Superman #4 – Brian Michael Bendis, Writer; Ivan Reis, Penciller; Joe Prado, Oclair Albert, Inkers; Alex Sinclair, Colorist
Ray – 7.5/10
Corrina: Good Superman, Silly Situation
Ray: Brian Michael Bendis is making more and more of an impact on the DCU, with Action Comics heating up, Young Justice breaking the internet, and his creator-owned debuts getting a lot of attention.
Shame that his flagship book for now, Superman, is still the most disappointing. Bendis’ strength has never been in full-on action comics, so the widescreen alien action in this arc doesn’t really connect. That’s not to say Superman #4 doesn’t have some good going for it – it looks brilliant, thanks to Ivan Reis’ art team, and there’s a certain silly fun to Superman battling an alien army in the Phantom Zone complete with Rogol Zaar riding atop a giant space dragon. The first half of the issue moves very fast, spinning from one battle to another, with Earth still stuck in the zone and slowly deteriorating. It’s punctuated by a flashback scene between Superman and Jon, as Clark tries to help Jon deal with anger and frustration by talking about how Batman drives him nuts sometimes. The father-son stuff is nice, but Bendis’ Superman occasionally seems a bit too caustic.
As the battle rages and the clock continues to tick for Earth, Superman makes one last desperate gambit – talking to Rogol Zaar’s second-in-command Jax-Ur. While Zaar is clearly too far gone for anything, Jax-Ur is a brilliant but mad scientist who did believe he was doing the right thing for Krypton. Once he knows that Rogol Zaar is about genocide, not revenge, it stands to reason he might flip. The problem with this issue is that the whole crisis never quite clicked – the whole plot about Earth being trapped has only been good for some one-page Adam Strange gags – we get another great one this issue. But by the end of the issue, it’s resolved for good but with Superman left behind for a final showdown with Rogol Zaar. I’m hopeful that after this final fight, the series will be able to get more into Superman’s head rather than spending all the time smashing him against alien enemies. Bendis has proven he can write a fantastic Superman title – but it’s not this Superman title.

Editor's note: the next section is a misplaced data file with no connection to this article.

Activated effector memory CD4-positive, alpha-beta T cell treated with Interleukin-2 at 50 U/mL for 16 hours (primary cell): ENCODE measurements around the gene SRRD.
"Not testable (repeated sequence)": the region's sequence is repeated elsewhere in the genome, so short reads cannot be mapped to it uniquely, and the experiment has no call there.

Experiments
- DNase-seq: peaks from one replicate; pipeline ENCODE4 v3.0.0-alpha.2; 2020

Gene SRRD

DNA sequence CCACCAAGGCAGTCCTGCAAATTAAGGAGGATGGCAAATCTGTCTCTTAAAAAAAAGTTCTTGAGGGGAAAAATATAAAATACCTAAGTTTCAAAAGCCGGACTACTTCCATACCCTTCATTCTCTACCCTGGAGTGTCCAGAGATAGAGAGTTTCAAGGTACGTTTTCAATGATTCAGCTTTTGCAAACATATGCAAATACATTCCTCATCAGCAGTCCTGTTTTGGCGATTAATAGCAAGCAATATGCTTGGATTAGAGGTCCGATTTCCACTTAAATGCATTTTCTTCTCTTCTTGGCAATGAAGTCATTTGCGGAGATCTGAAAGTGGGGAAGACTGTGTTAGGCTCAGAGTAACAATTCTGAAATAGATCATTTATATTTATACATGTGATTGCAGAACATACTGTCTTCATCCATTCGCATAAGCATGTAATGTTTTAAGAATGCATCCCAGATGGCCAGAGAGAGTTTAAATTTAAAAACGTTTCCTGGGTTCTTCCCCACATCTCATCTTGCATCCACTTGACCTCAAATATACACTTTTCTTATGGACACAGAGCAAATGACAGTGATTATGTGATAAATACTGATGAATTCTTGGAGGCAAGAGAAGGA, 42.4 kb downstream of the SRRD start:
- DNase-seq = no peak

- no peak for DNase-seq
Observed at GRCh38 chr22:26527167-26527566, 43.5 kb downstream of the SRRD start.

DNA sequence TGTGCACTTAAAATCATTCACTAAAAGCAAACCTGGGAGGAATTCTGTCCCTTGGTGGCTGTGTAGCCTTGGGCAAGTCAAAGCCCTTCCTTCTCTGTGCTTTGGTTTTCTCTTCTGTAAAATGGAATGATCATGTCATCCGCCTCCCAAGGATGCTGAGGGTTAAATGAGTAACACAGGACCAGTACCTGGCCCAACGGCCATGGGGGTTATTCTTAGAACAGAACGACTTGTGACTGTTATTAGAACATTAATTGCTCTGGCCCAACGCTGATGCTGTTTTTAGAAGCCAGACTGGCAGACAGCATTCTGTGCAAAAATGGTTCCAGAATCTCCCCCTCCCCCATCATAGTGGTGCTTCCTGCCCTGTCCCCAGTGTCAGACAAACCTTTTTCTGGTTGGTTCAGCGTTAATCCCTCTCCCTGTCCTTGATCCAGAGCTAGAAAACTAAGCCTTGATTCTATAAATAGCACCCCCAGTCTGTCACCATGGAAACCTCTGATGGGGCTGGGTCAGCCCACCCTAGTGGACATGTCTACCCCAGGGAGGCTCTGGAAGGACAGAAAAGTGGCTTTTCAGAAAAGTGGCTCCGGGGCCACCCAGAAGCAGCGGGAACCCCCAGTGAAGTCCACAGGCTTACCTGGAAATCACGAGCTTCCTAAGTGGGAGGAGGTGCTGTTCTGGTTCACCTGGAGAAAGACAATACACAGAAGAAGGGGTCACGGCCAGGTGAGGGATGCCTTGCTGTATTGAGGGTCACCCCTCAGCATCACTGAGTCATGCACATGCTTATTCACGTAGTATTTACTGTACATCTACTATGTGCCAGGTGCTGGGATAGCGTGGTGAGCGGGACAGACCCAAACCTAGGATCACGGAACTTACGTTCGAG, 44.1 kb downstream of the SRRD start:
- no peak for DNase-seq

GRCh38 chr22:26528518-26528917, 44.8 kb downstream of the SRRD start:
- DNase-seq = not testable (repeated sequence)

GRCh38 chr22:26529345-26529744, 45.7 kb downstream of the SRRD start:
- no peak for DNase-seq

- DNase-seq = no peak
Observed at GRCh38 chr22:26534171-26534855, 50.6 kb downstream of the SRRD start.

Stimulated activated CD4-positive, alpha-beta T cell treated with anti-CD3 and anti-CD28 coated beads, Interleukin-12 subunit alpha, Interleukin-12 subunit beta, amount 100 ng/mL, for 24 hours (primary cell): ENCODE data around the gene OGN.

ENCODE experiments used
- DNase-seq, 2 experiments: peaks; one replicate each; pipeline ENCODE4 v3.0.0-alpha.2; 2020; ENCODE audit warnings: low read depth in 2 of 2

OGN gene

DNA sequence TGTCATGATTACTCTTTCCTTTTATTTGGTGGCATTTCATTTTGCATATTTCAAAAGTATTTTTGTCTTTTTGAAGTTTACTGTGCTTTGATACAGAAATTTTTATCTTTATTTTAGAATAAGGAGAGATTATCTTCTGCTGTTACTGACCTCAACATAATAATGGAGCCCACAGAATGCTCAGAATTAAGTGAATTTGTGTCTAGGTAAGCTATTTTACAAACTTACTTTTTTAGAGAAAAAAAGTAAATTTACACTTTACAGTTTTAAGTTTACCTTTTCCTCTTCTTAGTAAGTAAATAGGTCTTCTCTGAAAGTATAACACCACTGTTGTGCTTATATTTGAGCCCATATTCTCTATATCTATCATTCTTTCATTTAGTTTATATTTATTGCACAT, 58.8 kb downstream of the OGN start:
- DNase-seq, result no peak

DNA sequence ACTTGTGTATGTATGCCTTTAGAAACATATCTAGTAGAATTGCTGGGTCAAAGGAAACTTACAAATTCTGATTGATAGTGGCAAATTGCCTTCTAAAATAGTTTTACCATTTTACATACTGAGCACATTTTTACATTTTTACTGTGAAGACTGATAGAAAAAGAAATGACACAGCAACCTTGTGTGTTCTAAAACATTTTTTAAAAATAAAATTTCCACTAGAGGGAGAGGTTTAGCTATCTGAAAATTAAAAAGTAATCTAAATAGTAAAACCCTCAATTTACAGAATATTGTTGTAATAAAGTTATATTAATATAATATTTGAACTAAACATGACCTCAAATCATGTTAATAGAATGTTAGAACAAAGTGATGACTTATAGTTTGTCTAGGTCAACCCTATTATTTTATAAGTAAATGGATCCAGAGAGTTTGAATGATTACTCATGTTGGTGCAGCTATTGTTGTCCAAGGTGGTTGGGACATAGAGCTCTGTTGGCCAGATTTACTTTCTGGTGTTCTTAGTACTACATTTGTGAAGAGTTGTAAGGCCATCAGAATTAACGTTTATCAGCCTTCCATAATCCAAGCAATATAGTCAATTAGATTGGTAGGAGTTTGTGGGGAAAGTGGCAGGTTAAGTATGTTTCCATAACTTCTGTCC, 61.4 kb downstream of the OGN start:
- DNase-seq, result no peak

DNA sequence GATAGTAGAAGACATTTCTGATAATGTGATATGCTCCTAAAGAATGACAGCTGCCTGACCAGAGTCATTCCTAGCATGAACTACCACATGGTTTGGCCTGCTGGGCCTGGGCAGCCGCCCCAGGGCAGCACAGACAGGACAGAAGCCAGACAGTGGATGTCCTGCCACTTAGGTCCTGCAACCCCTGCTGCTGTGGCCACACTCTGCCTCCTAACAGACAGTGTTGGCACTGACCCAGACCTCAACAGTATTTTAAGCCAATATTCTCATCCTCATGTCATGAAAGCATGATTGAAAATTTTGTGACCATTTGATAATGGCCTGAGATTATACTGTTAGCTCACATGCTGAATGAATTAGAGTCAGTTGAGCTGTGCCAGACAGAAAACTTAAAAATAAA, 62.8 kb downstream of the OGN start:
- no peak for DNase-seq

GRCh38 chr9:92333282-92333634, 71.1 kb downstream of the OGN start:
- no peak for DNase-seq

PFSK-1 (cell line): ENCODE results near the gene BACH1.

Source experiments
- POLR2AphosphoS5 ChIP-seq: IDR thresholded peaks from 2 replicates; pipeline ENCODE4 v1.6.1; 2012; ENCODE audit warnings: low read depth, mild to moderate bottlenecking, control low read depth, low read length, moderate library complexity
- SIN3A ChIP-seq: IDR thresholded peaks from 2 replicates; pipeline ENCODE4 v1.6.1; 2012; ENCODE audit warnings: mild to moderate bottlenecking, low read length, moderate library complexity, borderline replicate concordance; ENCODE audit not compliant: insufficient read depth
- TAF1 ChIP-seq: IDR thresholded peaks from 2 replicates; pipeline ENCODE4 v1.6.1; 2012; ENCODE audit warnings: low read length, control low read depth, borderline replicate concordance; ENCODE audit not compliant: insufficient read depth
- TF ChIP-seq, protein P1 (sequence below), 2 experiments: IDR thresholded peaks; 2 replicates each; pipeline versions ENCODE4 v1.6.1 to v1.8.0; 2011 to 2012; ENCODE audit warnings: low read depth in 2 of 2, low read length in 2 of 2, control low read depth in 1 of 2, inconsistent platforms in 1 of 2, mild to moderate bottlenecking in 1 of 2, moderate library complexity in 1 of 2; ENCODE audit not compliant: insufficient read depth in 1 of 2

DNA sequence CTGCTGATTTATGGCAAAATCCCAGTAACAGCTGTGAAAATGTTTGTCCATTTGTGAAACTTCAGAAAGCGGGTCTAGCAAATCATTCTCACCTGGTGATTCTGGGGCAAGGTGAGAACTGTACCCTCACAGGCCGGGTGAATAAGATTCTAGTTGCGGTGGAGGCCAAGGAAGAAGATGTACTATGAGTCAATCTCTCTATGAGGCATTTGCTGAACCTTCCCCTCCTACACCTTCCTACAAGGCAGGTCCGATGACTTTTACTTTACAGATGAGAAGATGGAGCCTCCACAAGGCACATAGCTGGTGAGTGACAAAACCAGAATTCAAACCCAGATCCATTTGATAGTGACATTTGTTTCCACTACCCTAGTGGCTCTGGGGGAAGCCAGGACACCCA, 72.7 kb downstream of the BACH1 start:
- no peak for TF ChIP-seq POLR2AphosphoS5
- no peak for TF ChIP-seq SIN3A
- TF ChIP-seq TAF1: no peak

Corrina: Before I begin on the plot, I want to talk about how Reis and Prado managed to make me believe that Earth was truly trapped in the Phantom Zone. The ability to show Earth somehow to scale in the midst of human-size beings fighting in space shows just how brilliant their perspective is and their splash pages are eye-popping. These are artists at the top of their game, comfortable with the galactic scale of Superman #4.
Overall, there are some good moments in this issue, such as when we see Clark’s intelligence in pointing out to Jax-Ur that he’s fighting *for* someone who claims to have destroyed Krypton, gaining the needed seconds for Flash and Atom to put Earth back safely. But the whole situation feels unreal and not grounded in emotion. Yeah, Earth’s going to be put back, Superman won’t die, and the pacing doesn’t build up the suspense of how the Earth is shifted enough.
Then there’s Rogol Zaar, who remains as uninteresting as he’s been since his first appearance. (His ax has more personality in Supergirl.) Until Zaar improves or is gone, there’s going to be a black hole in the middle of this run.
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Disclaimer: GeekDad received this comic for review purposes.